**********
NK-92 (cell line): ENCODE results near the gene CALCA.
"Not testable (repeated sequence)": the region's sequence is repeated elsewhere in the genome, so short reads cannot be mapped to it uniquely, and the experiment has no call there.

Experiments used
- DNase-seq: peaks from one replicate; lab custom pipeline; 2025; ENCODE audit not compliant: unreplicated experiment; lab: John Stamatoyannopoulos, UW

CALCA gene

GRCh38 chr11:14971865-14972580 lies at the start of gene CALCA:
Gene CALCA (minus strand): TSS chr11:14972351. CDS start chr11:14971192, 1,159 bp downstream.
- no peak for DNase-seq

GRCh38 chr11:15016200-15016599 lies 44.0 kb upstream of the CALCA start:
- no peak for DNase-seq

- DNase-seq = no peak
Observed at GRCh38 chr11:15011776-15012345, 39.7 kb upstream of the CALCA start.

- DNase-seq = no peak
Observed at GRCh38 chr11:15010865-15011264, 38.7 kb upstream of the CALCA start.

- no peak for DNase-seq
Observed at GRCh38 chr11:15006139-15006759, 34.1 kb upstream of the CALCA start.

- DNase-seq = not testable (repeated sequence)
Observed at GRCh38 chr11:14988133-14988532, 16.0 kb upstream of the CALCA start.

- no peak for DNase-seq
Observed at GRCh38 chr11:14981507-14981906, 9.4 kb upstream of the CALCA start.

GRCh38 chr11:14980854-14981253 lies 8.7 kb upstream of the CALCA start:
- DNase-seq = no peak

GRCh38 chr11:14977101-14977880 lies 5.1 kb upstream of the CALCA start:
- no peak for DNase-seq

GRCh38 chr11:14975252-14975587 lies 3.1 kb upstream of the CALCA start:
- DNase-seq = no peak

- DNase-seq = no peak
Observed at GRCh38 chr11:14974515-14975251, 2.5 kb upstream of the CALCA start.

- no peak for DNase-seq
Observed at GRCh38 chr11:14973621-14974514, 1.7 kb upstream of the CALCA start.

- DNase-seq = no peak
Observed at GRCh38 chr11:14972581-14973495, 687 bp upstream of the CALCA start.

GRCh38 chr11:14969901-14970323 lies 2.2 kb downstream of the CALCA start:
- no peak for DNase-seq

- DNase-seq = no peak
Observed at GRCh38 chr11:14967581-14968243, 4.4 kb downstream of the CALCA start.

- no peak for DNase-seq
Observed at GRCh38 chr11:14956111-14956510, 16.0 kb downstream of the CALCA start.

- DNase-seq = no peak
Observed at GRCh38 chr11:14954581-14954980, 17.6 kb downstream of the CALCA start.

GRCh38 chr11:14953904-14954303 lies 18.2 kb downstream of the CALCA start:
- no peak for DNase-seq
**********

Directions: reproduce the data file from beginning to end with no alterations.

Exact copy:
NK-92 (cell line): ENCODE results near the gene CALCA.
"Not testable (repeated sequence)": the region's sequence is repeated elsewhere in the genome, so short reads cannot be mapped to it uniquely, and the experiment has no call there.

Experiments used
- DNase-seq: peaks from one replicate; lab custom pipeline; 2025; ENCODE audit not compliant: unreplicated experiment; lab: John Stamatoyannopoulos, UW

CALCA gene

GRCh38 chr11:14971865-14972580 lies at the start of gene CALCA:
Gene CALCA (minus strand): TSS chr11:14972351. CDS start chr11:14971192, 1,159 bp downstream.
- no peak for DNase-seq

GRCh38 chr11:15016200-15016599 lies 44.0 kb upstream of the CALCA start:
- no peak for DNase-seq

- DNase-seq = no peak
Observed at GRCh38 chr11:15011776-15012345, 39.7 kb upstream of the CALCA start.

- DNase-seq = no peak
Observed at GRCh38 chr11:15010865-15011264, 38.7 kb upstream of the CALCA start.

- no peak for DNase-seq
Observed at GRCh38 chr11:15006139-15006759, 34.1 kb upstream of the CALCA start.

- DNase-seq = not testable (repeated sequence)
Observed at GRCh38 chr11:14988133-14988532, 16.0 kb upstream of the CALCA start.

- no peak for DNase-seq
Observed at GRCh38 chr11:14981507-14981906, 9.4 kb upstream of the CALCA start.

GRCh38 chr11:14980854-14981253 lies 8.7 kb upstream of the CALCA start:
- DNase-seq = no peak

GRCh38 chr11:14977101-14977880 lies 5.1 kb upstream of the CALCA start:
- no peak for DNase-seq

GRCh38 chr11:14975252-14975587 lies 3.1 kb upstream of the CALCA start:
- DNase-seq = no peak

- DNase-seq = no peak
Observed at GRCh38 chr11:14974515-14975251, 2.5 kb upstream of the CALCA start.

- no peak for DNase-seq
Observed at GRCh38 chr11:14973621-14974514, 1.7 kb upstream of the CALCA start.

- DNase-seq = no peak
Observed at GRCh38 chr11:14972581-14973495, 687 bp upstream of the CALCA start.

GRCh38 chr11:14969901-14970323 lies 2.2 kb downstream of the CALCA start:
- no peak for DNase-seq

- DNase-seq = no peak
Observed at GRCh38 chr11:14967581-14968243, 4.4 kb downstream of the CALCA start.

- no peak for DNase-seq
Observed at GRCh38 chr11:14956111-14956510, 16.0 kb downstream of the CALCA start.

- DNase-seq = no peak
Observed at GRCh38 chr11:14954581-14954980, 17.6 kb downstream of the CALCA start.

GRCh38 chr11:14953904-14954303 lies 18.2 kb downstream of the CALCA start:
- no peak for DNase-seq